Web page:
Virtual Yard Sales have been growing in popularity over the years but do you know how to keep yourself safe?
In this week’s post I am going to be sharing 10 tips to ensure these your virtual yard sale transactions go as smoothly as possible, while still allowing you to make money for your unwanted items.
I’ll even share the story of how I almost got scammed selling a desk online for about $900. SPOILER ALERT: It sucked.
If this is your first time here, welcome! If you’ve been here before, thank you so much for spending your time with me. My name is Lindsay and I‘m a proud Anthem resident and your local REALTOR® with the Wise Move AZ Team at Realty ONE Group. On our blog and our YouTube channel we have a lot of fun talking about all things Anthem and real estate every single Thursday, and we absolutely love having you along for the ride.
What is a Virtual Yard Sale?
Virtual garage sale or online garage sale, from what I can tell is just a fancy name for selling the items you no longer want or need, through an online platform. This can be a great alternative for people who aren’t able to have garage sales or for people who don’t want to host a traditional garage sale.
In this post we’re going to be focusing on selling your items online and what you can do to protect yourself. That being said, if you’re interested in hosting a traditional garage sale, you’ll want to click here to watch this video where I share my best tips for a successful sale.
The cool thing about a virtual garage sale is that you don’t have to block off a weekend to sit in your yard, you don’t have to have a ton of stuff to sell, and you can protect your privacy a bit more. It’s possible that in the wake of COVID-19 we’ll see fewer and fewer traditional garage sales, because people are opting to sell their items online instead.
Where to Sell
There are so many different apps and websites you can use to sell your items, including:
- Facebook Marketplace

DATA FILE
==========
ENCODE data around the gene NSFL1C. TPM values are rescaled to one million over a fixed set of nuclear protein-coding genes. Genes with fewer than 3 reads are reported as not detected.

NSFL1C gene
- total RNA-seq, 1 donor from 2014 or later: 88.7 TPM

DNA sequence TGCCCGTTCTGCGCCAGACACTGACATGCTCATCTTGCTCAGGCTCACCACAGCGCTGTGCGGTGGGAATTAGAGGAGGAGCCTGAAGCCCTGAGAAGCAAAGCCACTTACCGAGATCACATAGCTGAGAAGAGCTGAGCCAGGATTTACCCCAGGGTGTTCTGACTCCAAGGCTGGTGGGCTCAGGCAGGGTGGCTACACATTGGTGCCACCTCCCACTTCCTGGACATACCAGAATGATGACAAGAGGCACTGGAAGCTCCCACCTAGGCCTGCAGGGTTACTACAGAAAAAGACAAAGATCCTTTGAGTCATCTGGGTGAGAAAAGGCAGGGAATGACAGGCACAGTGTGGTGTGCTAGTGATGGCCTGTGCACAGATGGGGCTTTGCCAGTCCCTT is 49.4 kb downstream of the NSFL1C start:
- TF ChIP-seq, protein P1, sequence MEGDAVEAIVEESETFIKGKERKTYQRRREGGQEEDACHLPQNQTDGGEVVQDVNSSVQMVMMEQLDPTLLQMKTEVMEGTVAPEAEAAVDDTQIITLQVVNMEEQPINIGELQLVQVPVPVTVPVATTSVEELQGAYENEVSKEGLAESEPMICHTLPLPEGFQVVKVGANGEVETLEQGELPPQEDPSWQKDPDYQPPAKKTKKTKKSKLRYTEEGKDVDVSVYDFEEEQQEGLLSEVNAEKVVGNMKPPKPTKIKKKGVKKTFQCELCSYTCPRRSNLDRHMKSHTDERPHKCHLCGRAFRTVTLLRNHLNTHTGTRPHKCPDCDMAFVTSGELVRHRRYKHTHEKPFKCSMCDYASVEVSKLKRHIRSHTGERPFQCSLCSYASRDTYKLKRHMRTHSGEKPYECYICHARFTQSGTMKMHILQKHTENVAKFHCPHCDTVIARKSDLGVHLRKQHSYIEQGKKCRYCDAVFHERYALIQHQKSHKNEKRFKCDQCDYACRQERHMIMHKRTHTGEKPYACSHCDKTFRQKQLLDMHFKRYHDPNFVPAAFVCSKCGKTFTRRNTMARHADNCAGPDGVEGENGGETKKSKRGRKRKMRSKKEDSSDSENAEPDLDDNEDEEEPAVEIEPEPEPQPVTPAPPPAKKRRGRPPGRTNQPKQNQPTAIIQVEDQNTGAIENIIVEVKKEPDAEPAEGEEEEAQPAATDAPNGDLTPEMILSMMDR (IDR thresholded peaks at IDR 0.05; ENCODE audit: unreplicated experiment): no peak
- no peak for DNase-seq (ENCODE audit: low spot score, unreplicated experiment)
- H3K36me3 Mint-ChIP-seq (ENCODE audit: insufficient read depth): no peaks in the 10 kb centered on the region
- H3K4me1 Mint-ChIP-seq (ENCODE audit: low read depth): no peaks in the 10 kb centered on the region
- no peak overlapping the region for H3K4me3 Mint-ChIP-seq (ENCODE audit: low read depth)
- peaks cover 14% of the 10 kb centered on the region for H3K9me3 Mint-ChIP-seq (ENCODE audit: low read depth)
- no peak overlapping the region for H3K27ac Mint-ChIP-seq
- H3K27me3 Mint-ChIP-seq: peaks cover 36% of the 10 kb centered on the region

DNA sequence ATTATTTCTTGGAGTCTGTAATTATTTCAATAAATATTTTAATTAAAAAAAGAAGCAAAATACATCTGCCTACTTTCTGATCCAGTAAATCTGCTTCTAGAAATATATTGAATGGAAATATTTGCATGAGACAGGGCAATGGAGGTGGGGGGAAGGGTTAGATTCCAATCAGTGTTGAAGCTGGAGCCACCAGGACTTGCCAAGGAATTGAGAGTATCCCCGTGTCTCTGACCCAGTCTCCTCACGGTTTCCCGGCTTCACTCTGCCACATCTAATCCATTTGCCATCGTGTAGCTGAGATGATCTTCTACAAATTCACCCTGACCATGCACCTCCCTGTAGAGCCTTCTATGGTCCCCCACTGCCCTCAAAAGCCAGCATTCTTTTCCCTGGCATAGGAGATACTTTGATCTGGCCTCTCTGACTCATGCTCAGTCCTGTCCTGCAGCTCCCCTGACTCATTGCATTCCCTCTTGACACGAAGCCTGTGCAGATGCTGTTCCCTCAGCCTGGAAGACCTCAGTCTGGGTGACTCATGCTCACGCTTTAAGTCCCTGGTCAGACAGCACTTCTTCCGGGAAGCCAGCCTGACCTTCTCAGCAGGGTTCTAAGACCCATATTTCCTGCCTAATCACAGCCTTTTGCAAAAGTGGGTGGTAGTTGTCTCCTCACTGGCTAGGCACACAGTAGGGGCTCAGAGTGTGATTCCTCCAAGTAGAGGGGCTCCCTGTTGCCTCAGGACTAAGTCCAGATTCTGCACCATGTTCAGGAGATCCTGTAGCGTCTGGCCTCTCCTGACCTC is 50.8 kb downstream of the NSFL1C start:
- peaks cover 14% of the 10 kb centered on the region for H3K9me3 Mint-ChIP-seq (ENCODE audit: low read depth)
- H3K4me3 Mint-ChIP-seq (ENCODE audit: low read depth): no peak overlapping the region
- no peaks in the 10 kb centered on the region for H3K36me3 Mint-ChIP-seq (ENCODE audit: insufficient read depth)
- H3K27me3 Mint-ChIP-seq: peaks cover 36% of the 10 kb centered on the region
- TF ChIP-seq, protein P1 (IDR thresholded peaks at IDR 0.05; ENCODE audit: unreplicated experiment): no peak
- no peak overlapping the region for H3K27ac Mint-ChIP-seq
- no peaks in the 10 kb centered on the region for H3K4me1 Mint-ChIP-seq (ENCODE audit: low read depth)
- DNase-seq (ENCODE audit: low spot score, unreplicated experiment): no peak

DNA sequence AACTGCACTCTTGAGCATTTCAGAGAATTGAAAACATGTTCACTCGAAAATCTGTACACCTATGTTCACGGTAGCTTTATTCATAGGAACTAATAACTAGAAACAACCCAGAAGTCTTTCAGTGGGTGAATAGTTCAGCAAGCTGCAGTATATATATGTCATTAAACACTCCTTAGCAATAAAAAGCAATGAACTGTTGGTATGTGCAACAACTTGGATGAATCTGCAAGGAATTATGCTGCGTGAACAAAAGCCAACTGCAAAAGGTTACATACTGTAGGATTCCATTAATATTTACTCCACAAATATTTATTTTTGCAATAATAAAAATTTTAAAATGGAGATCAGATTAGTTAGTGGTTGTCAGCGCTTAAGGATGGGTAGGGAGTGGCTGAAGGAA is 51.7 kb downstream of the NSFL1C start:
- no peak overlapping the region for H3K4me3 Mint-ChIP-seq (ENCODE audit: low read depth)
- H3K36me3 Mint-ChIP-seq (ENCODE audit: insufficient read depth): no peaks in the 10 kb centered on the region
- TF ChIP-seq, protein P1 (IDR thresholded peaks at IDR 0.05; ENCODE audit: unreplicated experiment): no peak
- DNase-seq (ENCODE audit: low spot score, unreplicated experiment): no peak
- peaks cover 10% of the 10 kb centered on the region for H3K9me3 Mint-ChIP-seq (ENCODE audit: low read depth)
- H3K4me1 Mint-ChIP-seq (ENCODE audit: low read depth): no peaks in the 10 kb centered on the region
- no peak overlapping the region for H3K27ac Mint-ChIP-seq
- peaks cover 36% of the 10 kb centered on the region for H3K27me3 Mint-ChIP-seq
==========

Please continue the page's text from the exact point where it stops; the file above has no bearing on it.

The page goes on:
- Local Buy and Sell Groups on Facebook
- Let Go
- Offer Up
… and so on.
Virtual Yard Sale Safety Tips
No matter what you’re selling or what platform you’re using, please consider taking these 10 tips to heart to keep yourself safe.
#1: Don’t Disclose Any Personal Information
The virtual garage sale starts the moment you post your first item for sale. Please make sure that you’re not giving out any more information than you need to. Many of these apps and websites have their own messaging platforms built-in which allow you to protect your anonymity. In most cases you don’t need to give out your full name, phone number, email, or address to anyone. Only give out additional information if it’s absolutely necessary.
#2: Check your Photos
When you’re taking photos of your items, you of course want to make sure that you are taking clear well lit photos, but I also encourage you to look beyond the item in the photo.
Is there anything in the background that jeopardizes your anonymity?
Personally we like to take our items out on to our driveway or into our garage to photograph so that there’s nothing personal in the background. If you take your items outside make sure that you aren’t catching address numbers, street signs, or neighbors homes in the photos. This probably sounds totally paranoid, but why risk disclosing where you live.